Japan joined the foray Wednesday and flew their planes through a new Chinese airspace defense zone.
The defiant moves by Japan and its ally the US raised ante over a territorial dispute involving Beijing and Tokyo and challenged China demarcating new air defense zone over a large part of the East China Sea.
The US has said that the bombers were on a training-mission and were not flown in defiance of China’s new defense manoeuvre. But it was still a clear indication that the US has refused to recognise China’s new territorial claims made over the weekend.
According to media reports, the two unarmed bombers took off from their home base in Guam and returned after flying through the skies claimed by China as its new air defense zone.
The bombers were in the zone for less than an hour, thundering across the Pacific skies during midday there, US officials said.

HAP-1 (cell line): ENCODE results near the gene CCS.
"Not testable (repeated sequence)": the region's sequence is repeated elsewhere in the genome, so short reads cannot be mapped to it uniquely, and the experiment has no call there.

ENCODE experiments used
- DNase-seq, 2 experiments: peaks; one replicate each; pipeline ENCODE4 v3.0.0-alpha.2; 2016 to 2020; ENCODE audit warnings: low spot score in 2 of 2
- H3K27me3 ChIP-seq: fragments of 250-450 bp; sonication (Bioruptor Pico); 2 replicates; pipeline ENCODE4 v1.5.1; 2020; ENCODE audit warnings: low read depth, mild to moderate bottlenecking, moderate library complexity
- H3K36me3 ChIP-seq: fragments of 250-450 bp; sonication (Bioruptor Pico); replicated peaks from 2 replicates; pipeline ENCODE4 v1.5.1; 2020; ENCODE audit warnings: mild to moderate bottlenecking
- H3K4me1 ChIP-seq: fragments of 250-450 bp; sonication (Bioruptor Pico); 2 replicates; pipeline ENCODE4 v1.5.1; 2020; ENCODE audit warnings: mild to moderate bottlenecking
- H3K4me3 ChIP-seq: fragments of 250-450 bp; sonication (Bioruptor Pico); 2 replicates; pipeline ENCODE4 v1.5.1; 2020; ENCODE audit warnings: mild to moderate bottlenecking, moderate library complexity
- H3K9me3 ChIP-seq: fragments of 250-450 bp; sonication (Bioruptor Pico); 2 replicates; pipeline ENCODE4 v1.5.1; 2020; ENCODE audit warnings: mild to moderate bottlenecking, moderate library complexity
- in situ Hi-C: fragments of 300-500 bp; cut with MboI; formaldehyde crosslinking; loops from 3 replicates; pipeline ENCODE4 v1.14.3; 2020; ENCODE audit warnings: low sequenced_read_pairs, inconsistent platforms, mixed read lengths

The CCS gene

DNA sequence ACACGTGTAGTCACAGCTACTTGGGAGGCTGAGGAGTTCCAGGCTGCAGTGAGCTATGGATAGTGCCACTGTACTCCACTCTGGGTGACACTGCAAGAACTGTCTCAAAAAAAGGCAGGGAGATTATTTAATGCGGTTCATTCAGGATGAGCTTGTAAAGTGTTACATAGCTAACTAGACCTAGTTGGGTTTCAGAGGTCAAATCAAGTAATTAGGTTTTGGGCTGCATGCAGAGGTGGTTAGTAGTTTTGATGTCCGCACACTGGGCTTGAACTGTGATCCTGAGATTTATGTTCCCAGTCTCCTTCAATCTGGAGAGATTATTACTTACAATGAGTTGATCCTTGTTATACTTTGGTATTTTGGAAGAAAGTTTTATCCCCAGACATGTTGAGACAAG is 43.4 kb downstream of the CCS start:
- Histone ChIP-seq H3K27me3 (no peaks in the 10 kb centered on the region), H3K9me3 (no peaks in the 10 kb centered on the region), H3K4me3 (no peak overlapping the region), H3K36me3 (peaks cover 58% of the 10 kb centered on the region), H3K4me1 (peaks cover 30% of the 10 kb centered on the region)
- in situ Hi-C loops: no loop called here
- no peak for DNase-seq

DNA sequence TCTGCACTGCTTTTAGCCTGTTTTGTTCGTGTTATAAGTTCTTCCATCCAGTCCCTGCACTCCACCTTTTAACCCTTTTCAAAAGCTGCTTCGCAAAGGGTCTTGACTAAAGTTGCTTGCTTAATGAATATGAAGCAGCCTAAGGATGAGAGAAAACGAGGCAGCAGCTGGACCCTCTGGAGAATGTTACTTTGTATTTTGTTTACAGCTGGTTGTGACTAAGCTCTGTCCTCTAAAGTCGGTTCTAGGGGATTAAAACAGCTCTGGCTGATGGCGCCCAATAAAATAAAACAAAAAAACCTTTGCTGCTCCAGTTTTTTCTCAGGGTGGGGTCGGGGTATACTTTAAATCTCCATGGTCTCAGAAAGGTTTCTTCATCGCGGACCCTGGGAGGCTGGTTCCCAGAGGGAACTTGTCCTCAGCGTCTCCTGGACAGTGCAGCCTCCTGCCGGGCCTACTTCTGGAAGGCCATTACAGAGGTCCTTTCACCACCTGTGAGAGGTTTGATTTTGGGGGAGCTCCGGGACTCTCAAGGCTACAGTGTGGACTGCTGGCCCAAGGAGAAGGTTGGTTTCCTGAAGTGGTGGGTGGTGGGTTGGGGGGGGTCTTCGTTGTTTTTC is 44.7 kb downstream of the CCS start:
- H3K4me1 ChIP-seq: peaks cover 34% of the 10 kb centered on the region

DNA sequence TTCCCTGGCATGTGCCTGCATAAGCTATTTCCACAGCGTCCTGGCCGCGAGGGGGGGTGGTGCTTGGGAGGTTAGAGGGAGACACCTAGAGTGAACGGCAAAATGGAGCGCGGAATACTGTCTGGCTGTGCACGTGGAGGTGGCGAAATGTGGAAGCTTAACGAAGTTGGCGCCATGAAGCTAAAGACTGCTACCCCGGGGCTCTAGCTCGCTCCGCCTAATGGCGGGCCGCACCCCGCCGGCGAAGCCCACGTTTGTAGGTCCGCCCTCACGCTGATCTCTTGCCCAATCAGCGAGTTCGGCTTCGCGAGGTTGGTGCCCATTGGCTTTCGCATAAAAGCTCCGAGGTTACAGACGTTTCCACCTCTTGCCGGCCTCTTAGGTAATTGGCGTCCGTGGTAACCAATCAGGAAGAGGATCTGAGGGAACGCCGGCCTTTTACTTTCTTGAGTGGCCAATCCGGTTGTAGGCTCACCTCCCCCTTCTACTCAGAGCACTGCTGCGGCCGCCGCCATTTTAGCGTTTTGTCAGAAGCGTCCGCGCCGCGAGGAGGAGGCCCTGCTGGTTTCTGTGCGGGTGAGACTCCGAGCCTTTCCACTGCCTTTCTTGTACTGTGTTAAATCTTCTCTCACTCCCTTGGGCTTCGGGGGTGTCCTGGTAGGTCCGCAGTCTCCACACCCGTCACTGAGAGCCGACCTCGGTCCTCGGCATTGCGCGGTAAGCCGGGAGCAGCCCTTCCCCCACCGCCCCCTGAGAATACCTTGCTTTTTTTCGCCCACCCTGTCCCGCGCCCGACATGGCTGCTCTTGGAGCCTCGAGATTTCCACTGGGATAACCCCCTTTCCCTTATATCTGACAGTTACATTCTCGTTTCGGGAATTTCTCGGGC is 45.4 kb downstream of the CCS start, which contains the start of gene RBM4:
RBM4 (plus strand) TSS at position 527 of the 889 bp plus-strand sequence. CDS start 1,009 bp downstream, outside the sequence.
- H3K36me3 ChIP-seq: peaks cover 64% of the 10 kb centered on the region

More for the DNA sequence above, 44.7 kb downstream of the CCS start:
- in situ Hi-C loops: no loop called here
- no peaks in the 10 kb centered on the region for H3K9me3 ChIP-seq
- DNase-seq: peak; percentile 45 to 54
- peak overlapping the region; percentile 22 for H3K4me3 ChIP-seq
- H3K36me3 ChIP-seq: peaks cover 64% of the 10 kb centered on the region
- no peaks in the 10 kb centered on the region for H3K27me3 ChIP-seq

They added that the aircraft encountered no problems and were not monitored by Chinese officials.
China’s defence ministry in a statement said its “air force monitored the entire course of the US bombers, identified them in a timely way, and ascertained the type of US aircraft”.
“China will identify all aircraft activity in East China Sea Air Defence Identification Zone”, it added.
“China has the ability to effectively manage and control the relevant air zone.”
State Department spokeswoman Jen Psaki said China’s move to demarcate new air zone appeared to be an attempt to change the status quo in the East China Sea.
“This will raise regional tensions and increase the risk of miscalculation, confrontation and accidents,” Psaki told reporters.
At a regular briefing Wednesday, a journalist asked a Chinese foreign ministry spokesman if Beijing is concerned it will now be seen as a “paper tiger”, according to the BBC.
“I want to emphasize that the Chinese government has enough resolution and capability to safeguard the country’s sovereignty and security,” the spokesman, Qin Gang replied.